Robert Gore-Langton

Does Rada seriously believe George Bernard Shaw was an Irish Mengele?

You'd think Shaw – vegetarian, pro-women's rights, pro-homosexual, anti-war – would be well within the radius of trust of the wokest student

Does Rada seriously believe George Bernard Shaw was an Irish Mengele?
George Bernard Shaw with Chinese communist playwright Hong Shen, during a visit to Shanghai in 1933. Photo: © Hulton-Deutsch Collection / Corbis / Getty Images
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What has happened to Rada? The Royal Academy of Dramatic Art is the latest arts establishment to have gone mad. In the summer, it issued a self-flagellating public statement that it was institutionally racist and would ‘decolonise the curriculum and end racism’. The ‘actor-vists’ are clearly unhappy with the place. They should all be busy learning how to be heard at the back of the stalls. But these days, the enunciation course has a ‘d’ in front of it.

The student body — or a noisy part of it — is now calling for a purge of the school’s illustrious benefactor, George Bernard Shaw, after whom one of the school’s theatres and a special fund are named. Why? He is accused of being a racist and a eugenicist. We are actually meant to believe that Shaw, the great socialist emancipator and lover of equality, is now an Irish version of Josef Mengele.

Shaw is an indelible part of Rada’s history (of which it is officially no longer proud). The place was established in 1904 by the actor Sir Herbert Beerbohm Tree as a London school ‘founded by the industry for the industry’. Shaw was elected to Rada’s council in 1911 to replace W.S. Gilbert who died that year. He was a great catch. Shaw urged the school to stay open during both world wars, stumping up £1,000 when it was reduced to rubble during the Blitz — a loan he made clear he didn’t expect to be repaid. He bequeathed a third of his royalties to Rada, a steady river of cash since his death in 1950.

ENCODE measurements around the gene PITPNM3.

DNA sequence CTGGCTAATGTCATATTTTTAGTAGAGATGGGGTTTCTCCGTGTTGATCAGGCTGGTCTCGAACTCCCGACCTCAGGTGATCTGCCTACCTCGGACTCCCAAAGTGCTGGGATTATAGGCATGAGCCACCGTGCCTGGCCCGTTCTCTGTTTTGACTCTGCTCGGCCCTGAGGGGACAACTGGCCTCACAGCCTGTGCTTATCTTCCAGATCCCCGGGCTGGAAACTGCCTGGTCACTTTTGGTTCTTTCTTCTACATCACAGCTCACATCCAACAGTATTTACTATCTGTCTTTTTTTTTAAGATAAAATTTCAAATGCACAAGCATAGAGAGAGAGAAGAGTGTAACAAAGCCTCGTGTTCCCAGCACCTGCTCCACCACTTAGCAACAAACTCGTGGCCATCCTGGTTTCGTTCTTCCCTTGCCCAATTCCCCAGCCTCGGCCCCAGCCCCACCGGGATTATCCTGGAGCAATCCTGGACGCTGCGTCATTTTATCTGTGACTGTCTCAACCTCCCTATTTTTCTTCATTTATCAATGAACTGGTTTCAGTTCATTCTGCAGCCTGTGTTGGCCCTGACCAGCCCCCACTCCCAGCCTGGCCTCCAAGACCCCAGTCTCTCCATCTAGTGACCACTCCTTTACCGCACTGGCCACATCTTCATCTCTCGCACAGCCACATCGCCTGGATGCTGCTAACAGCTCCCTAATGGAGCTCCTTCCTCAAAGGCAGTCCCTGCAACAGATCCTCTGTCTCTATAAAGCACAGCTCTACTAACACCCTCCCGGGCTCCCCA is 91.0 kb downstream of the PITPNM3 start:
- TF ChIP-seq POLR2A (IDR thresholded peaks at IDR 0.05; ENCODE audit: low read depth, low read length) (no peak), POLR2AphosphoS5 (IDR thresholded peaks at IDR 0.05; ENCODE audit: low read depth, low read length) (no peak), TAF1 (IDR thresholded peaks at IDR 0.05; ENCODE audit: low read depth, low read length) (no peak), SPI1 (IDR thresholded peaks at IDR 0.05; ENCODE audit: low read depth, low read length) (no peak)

How perverse that the place should ever want to disown him. You’d think Shaw would be well within the radius of trust of even today’s wokest students. He was after all a vegetarian, deeply pro-women’s rights, pro-homosexual, pro-interracial marriage and anti-war. He was in at the birth of the Labour party and co-founded the New Statesman. He was a pioneering pamphleteer who in the same vein wrote wonderful, unsavoury plays that shone a torch on slum landlordism, poverty, prostitution and the class system. He worshipped Ibsen’s feminist plays. By making English theatre political he made it interesting. As for actors, he adored them and hated them. He threatened to thwack Tree, the original Professor Higgins in Pygmalion, the play that was turned into My Fair Lady, with a brass poker, reserving a house brick for his co-star Mrs Patrick Campbell.

As for the rain in Spain, Shaw had a lot to say about Received Pronunciation (which Rada is of course against: exclusionary and posh) but which he saw as a valuable instrument of social mobility.

Shaw irritated pretty much everyone in his time — mischief was his manifesto. He was as pithy as Wilde (‘the optimist invents the aeroplane, the pessimist the parachute’), his mind was compared to a continually erupting volcano of ideas and opinions.

As for the charge of eugenics it seems that the ‘science’ was all the rage before the war among intellectuals on both the left and right. And anyway, how much did he really believe in it? When he broadcast on the subject (it’s on YouTube) he is clearly trying, and failing, to be amusingly satirical in the manner of Jonathan Swift’s suggestion that we eat babies.

Shaw lived 94 years and became grumpy with ineffectual democracy. That in the early 1930s he praised dictators such as Mussolini, Stalin and Hitler (he suggested that Hitler might make a suitable leader of the Tory party!) is well documented. His keenness on Stalin — by whom he was totally duped — was especially nauseating. But in the end, so what?

Shaw’s life taken as a whole was a gigantic, life-enhancing force field of fun, furious creativity and amazing prophecy. True, his plays are out of fashion, which is a great shame. The drag queen in the Peter Nichols play Privates on Parade sums up the problem with the line: ‘Ooh that Bernadette Shaw — what a chatterbox!’ But then, Shaw had so much to say. His greatest plays remain permanently relevant and influential.

The silence from older actors in support of him is really the saddest part of this Rada shambles. Shaw was all for abolishing things he saw serving no purpose. Has Rada become one of them?